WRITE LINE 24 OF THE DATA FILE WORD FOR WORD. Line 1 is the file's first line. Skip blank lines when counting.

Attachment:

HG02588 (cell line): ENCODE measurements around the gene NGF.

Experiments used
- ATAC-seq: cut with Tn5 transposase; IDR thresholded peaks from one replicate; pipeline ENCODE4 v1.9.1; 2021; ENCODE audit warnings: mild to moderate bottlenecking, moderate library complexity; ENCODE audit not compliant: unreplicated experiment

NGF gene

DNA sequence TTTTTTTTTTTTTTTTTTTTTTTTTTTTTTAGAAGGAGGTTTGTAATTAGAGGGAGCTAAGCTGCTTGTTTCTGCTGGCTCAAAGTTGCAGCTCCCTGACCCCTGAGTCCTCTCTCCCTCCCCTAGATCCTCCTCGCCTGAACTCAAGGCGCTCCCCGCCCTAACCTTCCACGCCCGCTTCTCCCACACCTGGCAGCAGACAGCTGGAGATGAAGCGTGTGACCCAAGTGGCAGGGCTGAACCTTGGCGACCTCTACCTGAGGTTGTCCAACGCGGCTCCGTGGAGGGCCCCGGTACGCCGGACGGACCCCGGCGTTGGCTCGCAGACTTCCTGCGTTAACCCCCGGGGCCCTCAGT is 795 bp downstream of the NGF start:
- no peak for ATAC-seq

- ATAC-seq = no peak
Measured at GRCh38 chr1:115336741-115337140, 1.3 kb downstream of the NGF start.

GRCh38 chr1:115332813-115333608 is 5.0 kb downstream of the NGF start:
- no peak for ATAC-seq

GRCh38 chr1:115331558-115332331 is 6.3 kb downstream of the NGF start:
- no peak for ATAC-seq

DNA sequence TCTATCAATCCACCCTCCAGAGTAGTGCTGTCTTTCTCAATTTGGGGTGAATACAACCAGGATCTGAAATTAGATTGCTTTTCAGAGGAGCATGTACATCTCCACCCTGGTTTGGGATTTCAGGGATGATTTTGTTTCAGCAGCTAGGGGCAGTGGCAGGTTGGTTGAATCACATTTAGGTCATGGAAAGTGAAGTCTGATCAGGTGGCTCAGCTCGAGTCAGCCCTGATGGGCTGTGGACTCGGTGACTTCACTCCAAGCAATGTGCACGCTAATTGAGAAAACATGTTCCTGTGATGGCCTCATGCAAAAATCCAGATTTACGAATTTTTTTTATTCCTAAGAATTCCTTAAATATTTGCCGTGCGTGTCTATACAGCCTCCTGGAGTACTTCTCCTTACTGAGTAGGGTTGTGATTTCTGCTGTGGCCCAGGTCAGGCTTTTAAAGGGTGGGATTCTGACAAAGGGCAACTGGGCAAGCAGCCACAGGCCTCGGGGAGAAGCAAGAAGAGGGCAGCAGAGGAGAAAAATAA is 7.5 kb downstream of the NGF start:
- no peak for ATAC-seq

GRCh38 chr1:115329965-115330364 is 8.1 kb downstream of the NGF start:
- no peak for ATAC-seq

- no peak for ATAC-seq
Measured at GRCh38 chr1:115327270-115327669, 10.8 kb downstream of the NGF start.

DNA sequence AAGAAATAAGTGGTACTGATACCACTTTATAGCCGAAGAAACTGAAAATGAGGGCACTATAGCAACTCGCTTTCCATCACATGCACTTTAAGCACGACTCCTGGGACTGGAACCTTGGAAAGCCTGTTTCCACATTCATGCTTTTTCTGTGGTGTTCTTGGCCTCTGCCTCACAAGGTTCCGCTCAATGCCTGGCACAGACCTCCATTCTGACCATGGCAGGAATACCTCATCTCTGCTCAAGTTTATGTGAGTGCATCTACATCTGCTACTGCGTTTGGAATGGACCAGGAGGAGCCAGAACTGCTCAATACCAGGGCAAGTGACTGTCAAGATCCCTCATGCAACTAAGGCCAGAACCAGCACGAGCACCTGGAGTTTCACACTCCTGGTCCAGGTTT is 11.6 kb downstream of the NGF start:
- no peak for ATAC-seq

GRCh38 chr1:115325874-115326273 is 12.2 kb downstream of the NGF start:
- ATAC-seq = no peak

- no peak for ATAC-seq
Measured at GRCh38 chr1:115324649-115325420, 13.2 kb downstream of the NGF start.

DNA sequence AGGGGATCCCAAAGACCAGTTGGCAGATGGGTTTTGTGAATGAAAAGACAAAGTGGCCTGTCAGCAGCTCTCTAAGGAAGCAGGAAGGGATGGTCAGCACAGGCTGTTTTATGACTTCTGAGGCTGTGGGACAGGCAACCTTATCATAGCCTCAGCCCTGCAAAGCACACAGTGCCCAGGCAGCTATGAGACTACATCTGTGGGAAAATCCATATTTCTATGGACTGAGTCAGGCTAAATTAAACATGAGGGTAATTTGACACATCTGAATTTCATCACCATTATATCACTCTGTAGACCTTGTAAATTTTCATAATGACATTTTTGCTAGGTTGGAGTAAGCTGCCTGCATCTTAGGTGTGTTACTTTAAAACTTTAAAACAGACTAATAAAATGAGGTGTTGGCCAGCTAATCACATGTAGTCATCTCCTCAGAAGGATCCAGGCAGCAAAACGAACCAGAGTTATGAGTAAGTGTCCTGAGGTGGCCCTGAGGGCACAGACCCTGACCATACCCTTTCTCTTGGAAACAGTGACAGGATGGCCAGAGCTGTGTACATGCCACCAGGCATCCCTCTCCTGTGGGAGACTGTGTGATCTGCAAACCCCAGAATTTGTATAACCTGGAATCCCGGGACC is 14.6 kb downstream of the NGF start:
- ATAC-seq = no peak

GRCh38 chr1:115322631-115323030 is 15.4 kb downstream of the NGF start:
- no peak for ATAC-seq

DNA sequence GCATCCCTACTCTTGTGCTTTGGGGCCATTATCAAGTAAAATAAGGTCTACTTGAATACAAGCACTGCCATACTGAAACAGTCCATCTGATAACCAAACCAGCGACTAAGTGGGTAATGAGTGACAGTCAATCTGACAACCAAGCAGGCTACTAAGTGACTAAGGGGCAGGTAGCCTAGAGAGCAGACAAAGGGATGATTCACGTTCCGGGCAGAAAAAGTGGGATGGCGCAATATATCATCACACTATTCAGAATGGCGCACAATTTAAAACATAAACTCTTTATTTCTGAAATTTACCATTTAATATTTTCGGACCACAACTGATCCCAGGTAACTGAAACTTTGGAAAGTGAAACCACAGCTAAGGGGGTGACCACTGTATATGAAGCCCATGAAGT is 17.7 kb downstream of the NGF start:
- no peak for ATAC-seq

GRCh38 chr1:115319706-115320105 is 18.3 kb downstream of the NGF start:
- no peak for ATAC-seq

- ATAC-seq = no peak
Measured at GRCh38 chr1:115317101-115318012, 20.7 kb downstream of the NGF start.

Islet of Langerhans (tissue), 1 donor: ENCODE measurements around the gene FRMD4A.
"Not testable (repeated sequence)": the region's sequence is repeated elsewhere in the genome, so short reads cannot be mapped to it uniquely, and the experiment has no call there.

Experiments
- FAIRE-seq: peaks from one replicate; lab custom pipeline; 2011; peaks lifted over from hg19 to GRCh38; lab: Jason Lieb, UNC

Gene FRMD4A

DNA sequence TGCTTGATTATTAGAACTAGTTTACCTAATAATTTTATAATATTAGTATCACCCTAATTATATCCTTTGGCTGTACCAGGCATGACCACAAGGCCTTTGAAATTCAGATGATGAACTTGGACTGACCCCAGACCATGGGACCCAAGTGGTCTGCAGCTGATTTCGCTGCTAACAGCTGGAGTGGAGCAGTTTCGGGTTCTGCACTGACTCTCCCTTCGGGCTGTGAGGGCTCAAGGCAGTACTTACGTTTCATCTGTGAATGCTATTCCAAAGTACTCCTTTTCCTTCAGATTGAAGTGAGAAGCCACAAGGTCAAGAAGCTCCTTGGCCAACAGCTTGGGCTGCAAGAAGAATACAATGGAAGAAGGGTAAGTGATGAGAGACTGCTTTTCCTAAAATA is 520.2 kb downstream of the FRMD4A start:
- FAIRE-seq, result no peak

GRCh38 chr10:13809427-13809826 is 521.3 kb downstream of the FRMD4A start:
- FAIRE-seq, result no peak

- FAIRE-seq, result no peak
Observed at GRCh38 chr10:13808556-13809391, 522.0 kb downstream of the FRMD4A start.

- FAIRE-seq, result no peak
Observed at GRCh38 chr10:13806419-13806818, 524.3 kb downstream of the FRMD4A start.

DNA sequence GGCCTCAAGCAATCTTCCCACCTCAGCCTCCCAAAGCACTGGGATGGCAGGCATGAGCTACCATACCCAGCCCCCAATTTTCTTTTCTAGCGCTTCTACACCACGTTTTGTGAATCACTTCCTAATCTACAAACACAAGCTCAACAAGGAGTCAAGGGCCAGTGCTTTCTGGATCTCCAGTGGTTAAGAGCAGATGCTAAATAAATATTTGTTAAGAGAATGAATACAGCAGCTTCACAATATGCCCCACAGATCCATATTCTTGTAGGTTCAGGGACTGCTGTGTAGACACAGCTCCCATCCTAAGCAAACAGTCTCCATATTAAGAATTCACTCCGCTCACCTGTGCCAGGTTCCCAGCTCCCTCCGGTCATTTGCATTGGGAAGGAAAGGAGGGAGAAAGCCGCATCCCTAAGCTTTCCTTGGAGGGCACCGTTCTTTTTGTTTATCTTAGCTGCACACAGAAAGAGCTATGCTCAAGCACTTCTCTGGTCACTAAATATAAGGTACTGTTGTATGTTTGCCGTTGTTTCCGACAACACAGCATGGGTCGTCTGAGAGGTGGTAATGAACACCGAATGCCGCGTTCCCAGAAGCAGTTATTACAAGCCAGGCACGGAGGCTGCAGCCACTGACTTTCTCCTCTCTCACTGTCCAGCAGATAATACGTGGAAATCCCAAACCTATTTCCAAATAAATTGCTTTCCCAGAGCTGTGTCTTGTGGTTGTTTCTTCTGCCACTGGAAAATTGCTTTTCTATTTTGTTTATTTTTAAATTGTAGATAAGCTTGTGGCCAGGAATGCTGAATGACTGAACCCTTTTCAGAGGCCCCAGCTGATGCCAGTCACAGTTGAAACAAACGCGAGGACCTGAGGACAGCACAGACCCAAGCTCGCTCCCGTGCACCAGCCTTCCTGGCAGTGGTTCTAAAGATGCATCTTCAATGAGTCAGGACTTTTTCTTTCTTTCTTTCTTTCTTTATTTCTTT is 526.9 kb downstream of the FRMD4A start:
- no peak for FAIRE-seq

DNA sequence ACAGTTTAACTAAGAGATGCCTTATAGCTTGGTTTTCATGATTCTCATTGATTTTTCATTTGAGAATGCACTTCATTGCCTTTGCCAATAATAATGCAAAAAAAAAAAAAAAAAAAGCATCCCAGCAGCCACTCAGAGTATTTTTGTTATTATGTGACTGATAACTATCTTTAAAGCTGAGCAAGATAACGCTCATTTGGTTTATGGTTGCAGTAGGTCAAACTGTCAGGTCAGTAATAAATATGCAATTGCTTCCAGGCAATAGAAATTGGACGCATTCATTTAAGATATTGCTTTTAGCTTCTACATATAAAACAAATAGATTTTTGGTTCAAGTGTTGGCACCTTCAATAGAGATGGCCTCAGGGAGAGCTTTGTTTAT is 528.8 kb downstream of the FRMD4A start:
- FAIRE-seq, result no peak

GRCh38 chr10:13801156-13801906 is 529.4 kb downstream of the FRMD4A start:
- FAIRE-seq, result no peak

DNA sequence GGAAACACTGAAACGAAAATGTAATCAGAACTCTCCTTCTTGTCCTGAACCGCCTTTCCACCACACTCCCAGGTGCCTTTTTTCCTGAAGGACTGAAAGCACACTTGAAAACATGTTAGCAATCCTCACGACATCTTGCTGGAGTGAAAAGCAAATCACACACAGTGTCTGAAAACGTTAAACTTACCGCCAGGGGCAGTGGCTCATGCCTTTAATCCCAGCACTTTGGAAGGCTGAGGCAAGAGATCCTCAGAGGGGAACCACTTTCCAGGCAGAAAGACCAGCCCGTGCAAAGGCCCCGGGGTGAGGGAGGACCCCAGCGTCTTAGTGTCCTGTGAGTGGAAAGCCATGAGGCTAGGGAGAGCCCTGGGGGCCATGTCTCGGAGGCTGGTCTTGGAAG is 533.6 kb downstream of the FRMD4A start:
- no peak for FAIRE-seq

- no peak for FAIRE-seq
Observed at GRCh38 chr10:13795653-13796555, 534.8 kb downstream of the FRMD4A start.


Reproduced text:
Measured at GRCh38 chr1:115324649-115325420, 13.2 kb downstream of the NGF start.